Deaths involving both heroin and synthetic opioids rose sharply in the United States after 2013—driven in part by substantial increases in the supply of heroin and illicitly manufactured fentanyl (IMF), according to CDC's Morbidity and Mortality Weekly Report released Friday.
For the report, CDC researchers analyzed trends in undetermined and unintentional deaths involving heroin or synthetic opioids, except methadone, from 2006 to 2015 in the Midwest, Northeast, South, and West U.S. Census regions. The researchers also examined drug reports from the Drug Enforcement Administration's National Forensic Laboratory Information System for drug products that tested positive for heroin or fentanyl.
According to the report, death rates involving heroin increased across the United States from 2006 to 2015, and the rise appeared to be driven in part by increases in the supply of heroin in the country, as well as the introduction of the synthetic opioid IMF into the heroin market.
Overall, the number of opioid-related overdose deaths in the United States quadrupled from 8,050 in 1999 to 33,091 in 2015, when such deaths accounted for 63 percent of drug-related overdose deaths in the country, the researchers found. According to the researchers, overdose deaths tied specifically to heroin quadrupled from 3,036 in 2010 to 12,989 in 2015.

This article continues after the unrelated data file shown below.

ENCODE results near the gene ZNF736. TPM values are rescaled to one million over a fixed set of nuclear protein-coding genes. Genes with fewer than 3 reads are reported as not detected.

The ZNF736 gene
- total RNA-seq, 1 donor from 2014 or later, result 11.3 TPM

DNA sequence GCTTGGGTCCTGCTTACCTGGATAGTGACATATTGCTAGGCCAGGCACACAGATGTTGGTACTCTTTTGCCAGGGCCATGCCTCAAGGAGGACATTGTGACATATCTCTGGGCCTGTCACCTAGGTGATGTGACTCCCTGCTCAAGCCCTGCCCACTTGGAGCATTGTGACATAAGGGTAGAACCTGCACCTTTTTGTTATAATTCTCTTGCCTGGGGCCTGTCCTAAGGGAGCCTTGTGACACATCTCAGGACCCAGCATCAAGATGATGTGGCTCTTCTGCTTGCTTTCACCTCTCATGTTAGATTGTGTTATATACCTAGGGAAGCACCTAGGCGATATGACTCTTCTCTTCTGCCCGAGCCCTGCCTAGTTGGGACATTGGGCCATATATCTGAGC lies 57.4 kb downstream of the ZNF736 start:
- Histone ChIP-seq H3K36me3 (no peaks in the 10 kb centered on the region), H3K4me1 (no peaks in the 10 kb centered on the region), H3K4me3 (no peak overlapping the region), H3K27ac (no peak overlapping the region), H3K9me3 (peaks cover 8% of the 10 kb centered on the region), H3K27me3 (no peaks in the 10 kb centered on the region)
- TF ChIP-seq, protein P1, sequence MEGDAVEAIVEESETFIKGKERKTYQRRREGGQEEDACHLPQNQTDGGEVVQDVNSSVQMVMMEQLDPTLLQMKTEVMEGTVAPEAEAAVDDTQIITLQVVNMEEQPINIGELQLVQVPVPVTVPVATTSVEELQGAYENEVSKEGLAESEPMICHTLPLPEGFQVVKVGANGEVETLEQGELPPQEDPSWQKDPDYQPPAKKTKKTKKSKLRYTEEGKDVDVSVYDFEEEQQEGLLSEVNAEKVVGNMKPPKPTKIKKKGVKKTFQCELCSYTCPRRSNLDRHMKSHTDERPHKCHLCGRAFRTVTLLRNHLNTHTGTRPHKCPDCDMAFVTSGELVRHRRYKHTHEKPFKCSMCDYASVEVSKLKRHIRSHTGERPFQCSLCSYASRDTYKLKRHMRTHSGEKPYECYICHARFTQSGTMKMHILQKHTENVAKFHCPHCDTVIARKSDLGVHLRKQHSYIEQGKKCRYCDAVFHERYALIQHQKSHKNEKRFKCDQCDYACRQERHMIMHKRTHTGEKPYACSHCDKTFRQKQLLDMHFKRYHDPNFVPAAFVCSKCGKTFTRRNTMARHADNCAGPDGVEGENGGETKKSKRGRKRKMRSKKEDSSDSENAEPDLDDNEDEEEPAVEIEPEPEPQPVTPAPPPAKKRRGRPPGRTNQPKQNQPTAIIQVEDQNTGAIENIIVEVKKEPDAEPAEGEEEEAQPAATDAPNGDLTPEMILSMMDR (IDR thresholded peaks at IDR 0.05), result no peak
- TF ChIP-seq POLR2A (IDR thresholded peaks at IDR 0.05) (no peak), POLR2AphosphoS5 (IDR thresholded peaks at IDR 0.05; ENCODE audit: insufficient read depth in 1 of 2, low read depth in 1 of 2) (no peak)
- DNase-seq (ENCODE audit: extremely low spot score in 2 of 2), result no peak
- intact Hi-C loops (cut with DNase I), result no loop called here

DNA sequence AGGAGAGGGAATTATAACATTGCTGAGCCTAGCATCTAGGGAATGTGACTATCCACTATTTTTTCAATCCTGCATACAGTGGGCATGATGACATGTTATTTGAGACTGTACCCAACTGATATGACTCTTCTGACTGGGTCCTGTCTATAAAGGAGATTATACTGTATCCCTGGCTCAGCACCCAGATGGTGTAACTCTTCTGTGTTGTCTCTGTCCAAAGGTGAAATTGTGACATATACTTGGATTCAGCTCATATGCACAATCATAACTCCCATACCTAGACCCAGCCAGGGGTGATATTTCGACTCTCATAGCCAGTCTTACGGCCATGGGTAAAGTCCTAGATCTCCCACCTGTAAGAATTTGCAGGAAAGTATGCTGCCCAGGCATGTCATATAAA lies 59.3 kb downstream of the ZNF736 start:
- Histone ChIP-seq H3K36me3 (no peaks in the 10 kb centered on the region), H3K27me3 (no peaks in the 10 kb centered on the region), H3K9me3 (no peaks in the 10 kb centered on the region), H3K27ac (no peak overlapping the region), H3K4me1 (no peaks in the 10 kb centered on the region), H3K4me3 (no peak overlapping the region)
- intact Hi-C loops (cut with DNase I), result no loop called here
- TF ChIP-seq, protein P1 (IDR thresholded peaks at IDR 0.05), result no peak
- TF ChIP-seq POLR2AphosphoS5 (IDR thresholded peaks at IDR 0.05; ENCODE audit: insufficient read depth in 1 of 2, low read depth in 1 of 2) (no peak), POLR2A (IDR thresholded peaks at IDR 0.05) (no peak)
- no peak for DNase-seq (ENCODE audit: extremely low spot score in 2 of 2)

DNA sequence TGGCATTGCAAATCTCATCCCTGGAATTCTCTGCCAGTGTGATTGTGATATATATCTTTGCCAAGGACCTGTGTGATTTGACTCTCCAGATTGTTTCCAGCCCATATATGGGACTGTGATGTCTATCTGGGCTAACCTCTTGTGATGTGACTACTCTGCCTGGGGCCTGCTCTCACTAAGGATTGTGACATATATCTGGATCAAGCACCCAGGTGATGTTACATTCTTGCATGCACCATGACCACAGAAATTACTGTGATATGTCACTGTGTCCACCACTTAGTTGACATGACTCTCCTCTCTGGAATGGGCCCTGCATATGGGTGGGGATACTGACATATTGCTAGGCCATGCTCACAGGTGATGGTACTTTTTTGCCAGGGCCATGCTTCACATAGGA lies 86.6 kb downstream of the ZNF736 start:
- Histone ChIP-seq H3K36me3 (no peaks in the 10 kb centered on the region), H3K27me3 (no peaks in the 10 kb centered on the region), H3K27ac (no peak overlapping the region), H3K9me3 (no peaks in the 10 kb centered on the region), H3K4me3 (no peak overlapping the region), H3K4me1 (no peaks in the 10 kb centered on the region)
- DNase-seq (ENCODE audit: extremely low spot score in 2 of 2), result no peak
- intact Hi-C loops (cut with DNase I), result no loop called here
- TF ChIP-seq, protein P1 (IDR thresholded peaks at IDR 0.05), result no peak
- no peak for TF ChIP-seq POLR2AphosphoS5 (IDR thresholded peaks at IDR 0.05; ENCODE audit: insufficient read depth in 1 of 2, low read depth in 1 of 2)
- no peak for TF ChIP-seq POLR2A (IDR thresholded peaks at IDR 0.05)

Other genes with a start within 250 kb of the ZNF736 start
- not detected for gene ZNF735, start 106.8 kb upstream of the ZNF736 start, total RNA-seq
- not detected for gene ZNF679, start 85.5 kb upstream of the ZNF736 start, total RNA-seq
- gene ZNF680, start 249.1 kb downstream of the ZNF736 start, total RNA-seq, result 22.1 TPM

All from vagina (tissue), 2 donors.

According to the report, all regions of the United States experienced increases in heroin drug reports. The researchers found that the Northeast and Midwest experienced a steady rise in heroin drug reports from 2006 to 2015, while such reports began increasing in the South and West in 2010.
The researchers said U.S. deaths involving heroin and synthetic opioids increased sharply after 2013, with the largest increases occurring in regions where individuals primarily use white powder heroin. According to the report, the rise in deaths involving synthetic opioids without heroin indicated an emergence of synthetic products that did not contain heroin, such as mixed products containing IMF and other drugs.
The researchers wrote that "sustained, targeted, and multisectoral responses to the opioid overdose epidemic are needed, including timely surveillance, safer opioid prescribing, education on opioid overdose and naloxone, linkage and access to treatment, leveraging of community-based services, and collaboration between public health and public safety agencies" (AHA News, 9/5; CDC Morbidity and Mortality Weekly Report, 9/1; Lopez, Vox, 9/5).
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